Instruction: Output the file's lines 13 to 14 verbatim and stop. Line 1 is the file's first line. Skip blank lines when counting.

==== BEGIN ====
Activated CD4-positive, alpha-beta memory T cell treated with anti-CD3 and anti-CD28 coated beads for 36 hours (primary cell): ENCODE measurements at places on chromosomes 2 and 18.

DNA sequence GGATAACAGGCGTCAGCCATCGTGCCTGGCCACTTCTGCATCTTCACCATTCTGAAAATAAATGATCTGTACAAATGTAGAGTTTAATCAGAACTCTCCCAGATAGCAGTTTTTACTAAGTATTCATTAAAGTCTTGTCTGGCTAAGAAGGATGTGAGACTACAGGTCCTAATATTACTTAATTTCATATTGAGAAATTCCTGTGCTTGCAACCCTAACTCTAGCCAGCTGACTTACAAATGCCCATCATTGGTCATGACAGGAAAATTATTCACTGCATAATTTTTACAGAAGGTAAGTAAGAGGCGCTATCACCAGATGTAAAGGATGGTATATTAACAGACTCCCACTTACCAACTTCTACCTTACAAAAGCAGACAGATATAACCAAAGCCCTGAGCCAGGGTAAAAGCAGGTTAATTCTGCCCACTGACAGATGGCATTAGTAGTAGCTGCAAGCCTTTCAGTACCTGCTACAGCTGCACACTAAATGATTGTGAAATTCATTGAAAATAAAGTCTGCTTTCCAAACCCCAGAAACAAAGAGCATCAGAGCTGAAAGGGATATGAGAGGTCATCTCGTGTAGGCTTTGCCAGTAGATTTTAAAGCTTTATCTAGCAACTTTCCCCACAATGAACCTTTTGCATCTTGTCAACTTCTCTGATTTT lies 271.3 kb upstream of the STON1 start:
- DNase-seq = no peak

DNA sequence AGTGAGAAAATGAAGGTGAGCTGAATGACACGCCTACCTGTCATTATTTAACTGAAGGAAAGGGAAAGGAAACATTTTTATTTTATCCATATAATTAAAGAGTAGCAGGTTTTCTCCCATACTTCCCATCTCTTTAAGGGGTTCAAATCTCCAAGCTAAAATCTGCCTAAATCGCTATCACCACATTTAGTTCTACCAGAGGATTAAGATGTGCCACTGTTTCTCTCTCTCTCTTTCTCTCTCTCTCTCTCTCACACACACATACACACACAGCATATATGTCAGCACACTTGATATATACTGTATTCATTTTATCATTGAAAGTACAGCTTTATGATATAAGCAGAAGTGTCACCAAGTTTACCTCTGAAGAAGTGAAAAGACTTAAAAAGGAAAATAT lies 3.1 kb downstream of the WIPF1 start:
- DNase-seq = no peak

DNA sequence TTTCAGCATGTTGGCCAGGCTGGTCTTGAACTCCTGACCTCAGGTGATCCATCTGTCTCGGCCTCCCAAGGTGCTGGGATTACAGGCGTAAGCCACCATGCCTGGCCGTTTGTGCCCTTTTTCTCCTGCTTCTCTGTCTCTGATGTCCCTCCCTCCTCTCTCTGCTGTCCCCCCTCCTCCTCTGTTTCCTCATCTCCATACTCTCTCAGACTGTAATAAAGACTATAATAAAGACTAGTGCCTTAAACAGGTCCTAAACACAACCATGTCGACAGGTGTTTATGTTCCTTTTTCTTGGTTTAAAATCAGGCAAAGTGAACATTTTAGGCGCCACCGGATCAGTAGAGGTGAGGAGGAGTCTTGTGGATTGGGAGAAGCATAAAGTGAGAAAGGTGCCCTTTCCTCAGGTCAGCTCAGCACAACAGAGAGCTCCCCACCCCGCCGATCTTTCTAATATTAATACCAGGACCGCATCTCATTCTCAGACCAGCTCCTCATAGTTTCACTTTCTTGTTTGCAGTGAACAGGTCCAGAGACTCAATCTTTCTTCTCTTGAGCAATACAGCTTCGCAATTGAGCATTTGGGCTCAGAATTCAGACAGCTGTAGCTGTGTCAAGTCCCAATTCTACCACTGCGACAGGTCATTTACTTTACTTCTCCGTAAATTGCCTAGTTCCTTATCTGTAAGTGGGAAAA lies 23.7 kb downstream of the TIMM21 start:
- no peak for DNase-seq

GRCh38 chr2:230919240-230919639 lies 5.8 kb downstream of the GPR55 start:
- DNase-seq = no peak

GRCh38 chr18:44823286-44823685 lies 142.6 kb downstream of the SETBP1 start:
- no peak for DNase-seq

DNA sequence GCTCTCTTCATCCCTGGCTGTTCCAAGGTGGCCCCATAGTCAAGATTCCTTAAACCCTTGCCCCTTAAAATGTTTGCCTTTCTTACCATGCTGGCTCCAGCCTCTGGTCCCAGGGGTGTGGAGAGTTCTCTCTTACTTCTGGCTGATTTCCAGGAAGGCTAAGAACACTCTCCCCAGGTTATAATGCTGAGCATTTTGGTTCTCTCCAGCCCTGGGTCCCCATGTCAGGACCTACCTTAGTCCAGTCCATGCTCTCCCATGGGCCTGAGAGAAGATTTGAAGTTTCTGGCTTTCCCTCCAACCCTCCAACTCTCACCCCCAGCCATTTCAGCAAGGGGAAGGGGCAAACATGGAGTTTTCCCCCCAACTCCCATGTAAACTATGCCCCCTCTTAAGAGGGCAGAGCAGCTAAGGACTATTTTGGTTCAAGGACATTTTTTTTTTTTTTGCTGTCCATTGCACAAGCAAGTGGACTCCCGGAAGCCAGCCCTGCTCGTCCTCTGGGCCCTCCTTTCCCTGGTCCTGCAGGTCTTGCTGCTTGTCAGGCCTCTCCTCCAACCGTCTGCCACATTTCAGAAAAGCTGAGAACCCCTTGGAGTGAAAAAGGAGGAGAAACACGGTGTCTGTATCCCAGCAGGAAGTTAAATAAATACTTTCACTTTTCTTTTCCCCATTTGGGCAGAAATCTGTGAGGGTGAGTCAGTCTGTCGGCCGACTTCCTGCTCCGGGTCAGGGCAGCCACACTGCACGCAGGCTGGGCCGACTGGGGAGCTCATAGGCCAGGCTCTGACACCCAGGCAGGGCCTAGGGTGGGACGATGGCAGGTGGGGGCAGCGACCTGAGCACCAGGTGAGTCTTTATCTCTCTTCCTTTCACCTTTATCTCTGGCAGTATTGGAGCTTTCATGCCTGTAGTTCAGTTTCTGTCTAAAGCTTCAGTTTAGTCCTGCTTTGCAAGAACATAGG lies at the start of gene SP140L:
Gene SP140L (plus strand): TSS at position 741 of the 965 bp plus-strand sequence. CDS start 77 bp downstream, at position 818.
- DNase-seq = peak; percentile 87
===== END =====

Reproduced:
Gene SP140L (plus strand): TSS at position 741 of the 965 bp plus-strand sequence. CDS start 77 bp downstream, at position 818.
- DNase-seq = peak; percentile 87